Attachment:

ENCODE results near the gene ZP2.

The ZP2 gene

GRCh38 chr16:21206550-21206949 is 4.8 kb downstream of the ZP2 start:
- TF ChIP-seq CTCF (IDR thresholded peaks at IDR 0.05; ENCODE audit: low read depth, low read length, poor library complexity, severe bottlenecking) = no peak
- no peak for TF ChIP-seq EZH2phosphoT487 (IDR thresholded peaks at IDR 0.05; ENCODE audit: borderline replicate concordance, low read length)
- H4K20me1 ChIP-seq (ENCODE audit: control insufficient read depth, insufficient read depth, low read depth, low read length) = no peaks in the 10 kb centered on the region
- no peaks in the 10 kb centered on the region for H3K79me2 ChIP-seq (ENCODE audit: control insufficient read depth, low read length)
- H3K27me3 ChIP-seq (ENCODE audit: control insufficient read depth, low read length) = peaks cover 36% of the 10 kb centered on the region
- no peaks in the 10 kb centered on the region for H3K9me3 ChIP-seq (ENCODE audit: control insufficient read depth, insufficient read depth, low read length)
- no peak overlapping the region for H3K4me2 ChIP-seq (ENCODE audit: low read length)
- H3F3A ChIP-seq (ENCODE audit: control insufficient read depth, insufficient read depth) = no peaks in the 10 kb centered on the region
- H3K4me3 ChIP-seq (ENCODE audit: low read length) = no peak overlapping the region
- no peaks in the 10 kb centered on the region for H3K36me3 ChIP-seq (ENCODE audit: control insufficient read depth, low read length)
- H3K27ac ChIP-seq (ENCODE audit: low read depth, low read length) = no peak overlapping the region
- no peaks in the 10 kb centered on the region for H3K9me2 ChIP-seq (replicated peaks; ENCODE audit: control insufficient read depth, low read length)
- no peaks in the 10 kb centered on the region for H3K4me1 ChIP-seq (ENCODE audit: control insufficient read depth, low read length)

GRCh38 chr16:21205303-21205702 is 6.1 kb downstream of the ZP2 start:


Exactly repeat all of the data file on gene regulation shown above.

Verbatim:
ENCODE results near the gene ZP2.

The ZP2 gene

GRCh38 chr16:21206550-21206949 is 4.8 kb downstream of the ZP2 start:
- TF ChIP-seq CTCF (IDR thresholded peaks at IDR 0.05; ENCODE audit: low read depth, low read length, poor library complexity, severe bottlenecking) = no peak
- no peak for TF ChIP-seq EZH2phosphoT487 (IDR thresholded peaks at IDR 0.05; ENCODE audit: borderline replicate concordance, low read length)
- H4K20me1 ChIP-seq (ENCODE audit: control insufficient read depth, insufficient read depth, low read depth, low read length) = no peaks in the 10 kb centered on the region
- no peaks in the 10 kb centered on the region for H3K79me2 ChIP-seq (ENCODE audit: control insufficient read depth, low read length)
- H3K27me3 ChIP-seq (ENCODE audit: control insufficient read depth, low read length) = peaks cover 36% of the 10 kb centered on the region
- no peaks in the 10 kb centered on the region for H3K9me3 ChIP-seq (ENCODE audit: control insufficient read depth, insufficient read depth, low read length)
- no peak overlapping the region for H3K4me2 ChIP-seq (ENCODE audit: low read length)
- H3F3A ChIP-seq (ENCODE audit: control insufficient read depth, insufficient read depth) = no peaks in the 10 kb centered on the region
- H3K4me3 ChIP-seq (ENCODE audit: low read length) = no peak overlapping the region
- no peaks in the 10 kb centered on the region for H3K36me3 ChIP-seq (ENCODE audit: control insufficient read depth, low read length)
- H3K27ac ChIP-seq (ENCODE audit: low read depth, low read length) = no peak overlapping the region
- no peaks in the 10 kb centered on the region for H3K9me2 ChIP-seq (replicated peaks; ENCODE audit: control insufficient read depth, low read length)
- no peaks in the 10 kb centered on the region for H3K4me1 ChIP-seq (ENCODE audit: control insufficient read depth, low read length)

GRCh38 chr16:21205303-21205702 is 6.1 kb downstream of the ZP2 start: